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Jim Fleck, above, and his wife, Margaret, have donated Andy Warhol’s Campbell’s Soup I, 1968, series of 10 colour screenprints on paper to the AGO.The Andy Warhol Foundation for the Visual Arts, Inc. / SODRAC (2017). Photo courtesy of the AG(yes

Last Saturday, at the inaugural Art Bash! fundraiser, a new annual gala inspired by some of history's most famous art parties, the Art Gallery of Ontario unveiled 10 Andy Warhol prints – the entire, iconic Campbell's Soup I series – freshly gifted to the gallery. Fitting, since the evening's theme was the Factory, a fête in homage to the doyen of Pop Art and his Manhattan studios, then, the centre of the art universe.

The works were donated by Toronto-based philanthropists Jim and Margaret Fleck. The Flecks purchased the works from the man himself on a trip to New York in the mid-1970s when a collector-friend and his wife had commissioned a portrait from the artist. Mr. Fleck remembers the Factory was, well, factory-like, "a large space with high ceilings," and there was Mr. Warhol, whipping around snapping pictures of his subject.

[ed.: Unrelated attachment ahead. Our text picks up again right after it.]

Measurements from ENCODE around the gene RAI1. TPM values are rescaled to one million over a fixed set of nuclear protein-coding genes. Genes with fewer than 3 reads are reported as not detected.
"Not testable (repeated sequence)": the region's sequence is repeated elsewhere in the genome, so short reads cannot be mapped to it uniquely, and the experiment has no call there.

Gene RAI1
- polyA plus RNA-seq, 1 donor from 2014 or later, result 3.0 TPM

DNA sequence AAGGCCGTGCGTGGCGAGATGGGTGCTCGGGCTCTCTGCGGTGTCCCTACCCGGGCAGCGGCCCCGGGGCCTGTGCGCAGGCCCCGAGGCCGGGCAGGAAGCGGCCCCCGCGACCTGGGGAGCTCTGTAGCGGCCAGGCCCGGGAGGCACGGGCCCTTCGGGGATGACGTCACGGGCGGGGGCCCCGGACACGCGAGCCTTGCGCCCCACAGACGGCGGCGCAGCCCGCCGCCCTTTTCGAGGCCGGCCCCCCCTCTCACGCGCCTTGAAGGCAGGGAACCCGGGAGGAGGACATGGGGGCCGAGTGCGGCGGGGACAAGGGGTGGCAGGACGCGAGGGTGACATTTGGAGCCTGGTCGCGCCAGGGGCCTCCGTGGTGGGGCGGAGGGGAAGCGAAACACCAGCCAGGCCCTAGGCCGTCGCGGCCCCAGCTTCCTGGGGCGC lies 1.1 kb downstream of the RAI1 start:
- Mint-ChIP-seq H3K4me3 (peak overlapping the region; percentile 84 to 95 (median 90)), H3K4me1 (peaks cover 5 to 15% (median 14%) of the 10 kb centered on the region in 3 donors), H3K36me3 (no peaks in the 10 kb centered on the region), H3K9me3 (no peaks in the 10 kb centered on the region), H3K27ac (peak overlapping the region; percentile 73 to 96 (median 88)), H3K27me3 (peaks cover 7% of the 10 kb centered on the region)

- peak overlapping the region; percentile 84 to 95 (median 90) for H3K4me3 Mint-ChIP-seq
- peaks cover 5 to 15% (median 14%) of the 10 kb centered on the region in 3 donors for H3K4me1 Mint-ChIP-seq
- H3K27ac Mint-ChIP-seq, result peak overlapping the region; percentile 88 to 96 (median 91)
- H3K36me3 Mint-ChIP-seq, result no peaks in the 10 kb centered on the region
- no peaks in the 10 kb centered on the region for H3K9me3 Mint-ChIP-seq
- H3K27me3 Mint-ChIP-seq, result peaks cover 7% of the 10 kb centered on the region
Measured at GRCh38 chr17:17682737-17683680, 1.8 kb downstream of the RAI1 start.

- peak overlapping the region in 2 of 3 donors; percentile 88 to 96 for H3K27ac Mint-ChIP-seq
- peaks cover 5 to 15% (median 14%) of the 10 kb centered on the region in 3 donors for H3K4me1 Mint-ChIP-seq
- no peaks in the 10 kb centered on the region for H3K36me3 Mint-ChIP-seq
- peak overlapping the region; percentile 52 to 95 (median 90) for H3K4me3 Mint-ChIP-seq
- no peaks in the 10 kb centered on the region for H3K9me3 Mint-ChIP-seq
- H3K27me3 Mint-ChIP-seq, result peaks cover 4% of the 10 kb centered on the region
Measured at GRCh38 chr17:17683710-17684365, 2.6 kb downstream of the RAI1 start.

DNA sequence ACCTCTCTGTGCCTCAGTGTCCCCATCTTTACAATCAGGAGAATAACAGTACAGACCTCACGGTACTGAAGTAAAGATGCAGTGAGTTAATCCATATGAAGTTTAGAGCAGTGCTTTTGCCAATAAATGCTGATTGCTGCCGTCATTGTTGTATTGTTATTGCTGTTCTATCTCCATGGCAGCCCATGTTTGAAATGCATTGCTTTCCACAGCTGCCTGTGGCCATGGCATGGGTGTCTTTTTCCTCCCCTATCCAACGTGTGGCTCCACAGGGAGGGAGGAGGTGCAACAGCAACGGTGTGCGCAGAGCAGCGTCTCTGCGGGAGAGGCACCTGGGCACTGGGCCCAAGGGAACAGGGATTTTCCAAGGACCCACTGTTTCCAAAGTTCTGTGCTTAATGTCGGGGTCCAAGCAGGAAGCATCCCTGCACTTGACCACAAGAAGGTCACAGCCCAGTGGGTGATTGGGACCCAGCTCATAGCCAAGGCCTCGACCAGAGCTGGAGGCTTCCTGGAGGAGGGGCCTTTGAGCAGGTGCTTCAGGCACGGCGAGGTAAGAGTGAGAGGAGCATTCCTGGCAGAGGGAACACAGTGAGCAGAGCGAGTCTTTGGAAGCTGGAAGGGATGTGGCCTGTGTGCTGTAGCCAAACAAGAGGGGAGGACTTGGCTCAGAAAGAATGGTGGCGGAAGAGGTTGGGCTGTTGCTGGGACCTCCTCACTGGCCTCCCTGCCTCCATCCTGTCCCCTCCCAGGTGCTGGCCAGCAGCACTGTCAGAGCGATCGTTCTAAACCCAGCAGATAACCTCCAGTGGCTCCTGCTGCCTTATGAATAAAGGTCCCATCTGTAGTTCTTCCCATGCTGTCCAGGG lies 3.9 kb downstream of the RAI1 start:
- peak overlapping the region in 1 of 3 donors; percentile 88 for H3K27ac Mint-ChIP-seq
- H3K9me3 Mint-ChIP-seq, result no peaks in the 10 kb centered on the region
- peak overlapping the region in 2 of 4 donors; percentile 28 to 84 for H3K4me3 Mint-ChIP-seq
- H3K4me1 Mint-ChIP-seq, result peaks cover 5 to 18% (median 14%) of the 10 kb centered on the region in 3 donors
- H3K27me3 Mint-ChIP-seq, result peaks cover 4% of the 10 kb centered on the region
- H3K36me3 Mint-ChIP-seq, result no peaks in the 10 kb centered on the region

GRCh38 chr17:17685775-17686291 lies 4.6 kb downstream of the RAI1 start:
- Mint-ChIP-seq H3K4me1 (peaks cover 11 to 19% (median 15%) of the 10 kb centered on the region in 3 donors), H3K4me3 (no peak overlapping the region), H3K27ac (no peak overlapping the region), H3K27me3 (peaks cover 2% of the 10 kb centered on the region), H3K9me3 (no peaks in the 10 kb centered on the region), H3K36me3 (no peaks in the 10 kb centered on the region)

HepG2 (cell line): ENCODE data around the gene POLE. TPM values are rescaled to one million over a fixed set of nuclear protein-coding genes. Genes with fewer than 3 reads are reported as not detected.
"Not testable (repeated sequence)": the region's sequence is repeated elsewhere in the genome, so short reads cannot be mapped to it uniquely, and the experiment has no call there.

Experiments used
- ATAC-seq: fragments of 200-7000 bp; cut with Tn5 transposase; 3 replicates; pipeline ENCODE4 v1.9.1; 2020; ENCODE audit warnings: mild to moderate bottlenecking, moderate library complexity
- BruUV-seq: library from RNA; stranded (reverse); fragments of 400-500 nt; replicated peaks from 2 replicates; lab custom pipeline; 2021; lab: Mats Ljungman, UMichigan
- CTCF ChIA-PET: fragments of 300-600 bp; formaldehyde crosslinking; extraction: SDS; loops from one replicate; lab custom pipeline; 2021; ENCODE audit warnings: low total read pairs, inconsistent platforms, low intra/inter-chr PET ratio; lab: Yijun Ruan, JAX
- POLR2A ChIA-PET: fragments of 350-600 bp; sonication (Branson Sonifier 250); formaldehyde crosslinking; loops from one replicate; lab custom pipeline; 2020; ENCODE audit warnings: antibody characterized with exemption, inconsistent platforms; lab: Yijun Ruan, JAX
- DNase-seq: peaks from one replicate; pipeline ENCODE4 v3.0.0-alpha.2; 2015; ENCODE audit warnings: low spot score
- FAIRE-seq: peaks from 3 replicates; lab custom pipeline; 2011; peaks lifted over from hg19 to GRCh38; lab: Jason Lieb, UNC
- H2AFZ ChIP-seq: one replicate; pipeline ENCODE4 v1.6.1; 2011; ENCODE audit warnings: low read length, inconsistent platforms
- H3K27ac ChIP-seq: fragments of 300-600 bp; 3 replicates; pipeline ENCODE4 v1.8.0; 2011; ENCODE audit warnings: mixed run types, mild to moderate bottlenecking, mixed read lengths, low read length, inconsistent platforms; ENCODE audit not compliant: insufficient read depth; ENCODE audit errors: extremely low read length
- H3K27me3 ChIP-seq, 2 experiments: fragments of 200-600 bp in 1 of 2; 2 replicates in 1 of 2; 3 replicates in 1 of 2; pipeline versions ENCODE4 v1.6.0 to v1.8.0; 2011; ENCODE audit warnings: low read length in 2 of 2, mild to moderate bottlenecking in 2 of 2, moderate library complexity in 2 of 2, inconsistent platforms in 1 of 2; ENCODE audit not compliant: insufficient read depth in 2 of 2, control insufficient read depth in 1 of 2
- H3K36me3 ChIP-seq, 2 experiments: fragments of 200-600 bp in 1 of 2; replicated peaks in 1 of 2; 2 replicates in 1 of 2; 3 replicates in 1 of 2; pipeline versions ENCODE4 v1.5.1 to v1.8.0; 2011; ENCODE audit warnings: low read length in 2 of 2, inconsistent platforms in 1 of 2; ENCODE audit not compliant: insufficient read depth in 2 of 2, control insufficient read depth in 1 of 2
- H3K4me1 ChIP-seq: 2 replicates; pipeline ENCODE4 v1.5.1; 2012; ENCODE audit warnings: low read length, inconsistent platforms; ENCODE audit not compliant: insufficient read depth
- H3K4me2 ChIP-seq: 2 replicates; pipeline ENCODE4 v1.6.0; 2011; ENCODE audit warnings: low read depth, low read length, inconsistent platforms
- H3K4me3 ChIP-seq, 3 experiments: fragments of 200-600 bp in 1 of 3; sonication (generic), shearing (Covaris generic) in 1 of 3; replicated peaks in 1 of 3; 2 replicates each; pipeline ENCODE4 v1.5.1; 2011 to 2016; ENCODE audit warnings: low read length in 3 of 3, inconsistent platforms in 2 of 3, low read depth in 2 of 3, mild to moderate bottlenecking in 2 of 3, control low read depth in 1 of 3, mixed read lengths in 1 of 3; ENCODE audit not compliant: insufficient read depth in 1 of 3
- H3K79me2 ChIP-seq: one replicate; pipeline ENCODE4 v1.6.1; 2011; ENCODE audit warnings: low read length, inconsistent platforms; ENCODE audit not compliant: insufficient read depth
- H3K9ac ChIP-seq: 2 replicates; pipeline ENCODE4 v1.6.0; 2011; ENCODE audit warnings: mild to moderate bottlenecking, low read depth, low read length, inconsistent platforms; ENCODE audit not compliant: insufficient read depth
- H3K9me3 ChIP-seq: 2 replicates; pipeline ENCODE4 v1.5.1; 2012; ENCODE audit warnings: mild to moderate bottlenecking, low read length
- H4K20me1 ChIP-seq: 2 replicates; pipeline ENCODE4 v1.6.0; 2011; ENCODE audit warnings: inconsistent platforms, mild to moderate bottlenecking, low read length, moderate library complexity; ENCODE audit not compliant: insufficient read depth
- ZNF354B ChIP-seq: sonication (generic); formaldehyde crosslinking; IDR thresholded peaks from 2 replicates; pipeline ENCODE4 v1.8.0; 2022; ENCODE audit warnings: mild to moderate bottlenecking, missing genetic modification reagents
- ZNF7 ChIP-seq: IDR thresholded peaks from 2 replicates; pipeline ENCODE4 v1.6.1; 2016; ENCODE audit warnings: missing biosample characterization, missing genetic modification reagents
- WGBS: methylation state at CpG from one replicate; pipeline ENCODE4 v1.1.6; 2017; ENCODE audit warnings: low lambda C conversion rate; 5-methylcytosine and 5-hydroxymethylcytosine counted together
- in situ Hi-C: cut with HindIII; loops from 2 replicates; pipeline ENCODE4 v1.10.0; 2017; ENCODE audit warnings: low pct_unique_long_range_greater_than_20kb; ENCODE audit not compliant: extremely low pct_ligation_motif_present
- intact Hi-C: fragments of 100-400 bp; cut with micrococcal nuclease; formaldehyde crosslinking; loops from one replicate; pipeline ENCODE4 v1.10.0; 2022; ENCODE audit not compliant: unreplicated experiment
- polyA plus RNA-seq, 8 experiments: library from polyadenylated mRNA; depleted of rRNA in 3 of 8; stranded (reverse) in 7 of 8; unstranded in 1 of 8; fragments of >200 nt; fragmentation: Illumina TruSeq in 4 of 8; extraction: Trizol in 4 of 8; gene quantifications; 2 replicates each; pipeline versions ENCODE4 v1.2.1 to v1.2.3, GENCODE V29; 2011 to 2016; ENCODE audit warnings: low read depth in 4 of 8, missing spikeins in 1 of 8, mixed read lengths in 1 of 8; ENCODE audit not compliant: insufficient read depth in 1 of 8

Mr. Warhol was "otherworldly," Mr. Fleck recalls. He carried an aura around, already with his hallmark shock white hair. He spoke in monosyllables, but Mr. Fleck recollects thinking he was perfectly pleasant. An afternoon they wouldn't forget.

"The AGO is the best place for them to be," said Mr. Fleck, a trustee of the museum. He is happy also that they'll still be able to visit the artworks.

"The complete, vibrant set donated by Jim and Margaret Fleck is the only one in a public collection in Canada," Art Gallery of Ontario director and CEO Stephan Jost says, "making it a highly significant addition to the AGO's collection of prints and drawings."

Campbell's Soup I, all 10 flavours, will go on view alongside other new acquisitions in the New Year.

A new Toronto exhibit featuring art, artifacts and props belonging to Guillermo del Toro promises to offer a door into the filmmaker’s mind. The Art Gallery of Ontario exhibit “At Home with Monsters” opens Friday.

The Canadian Press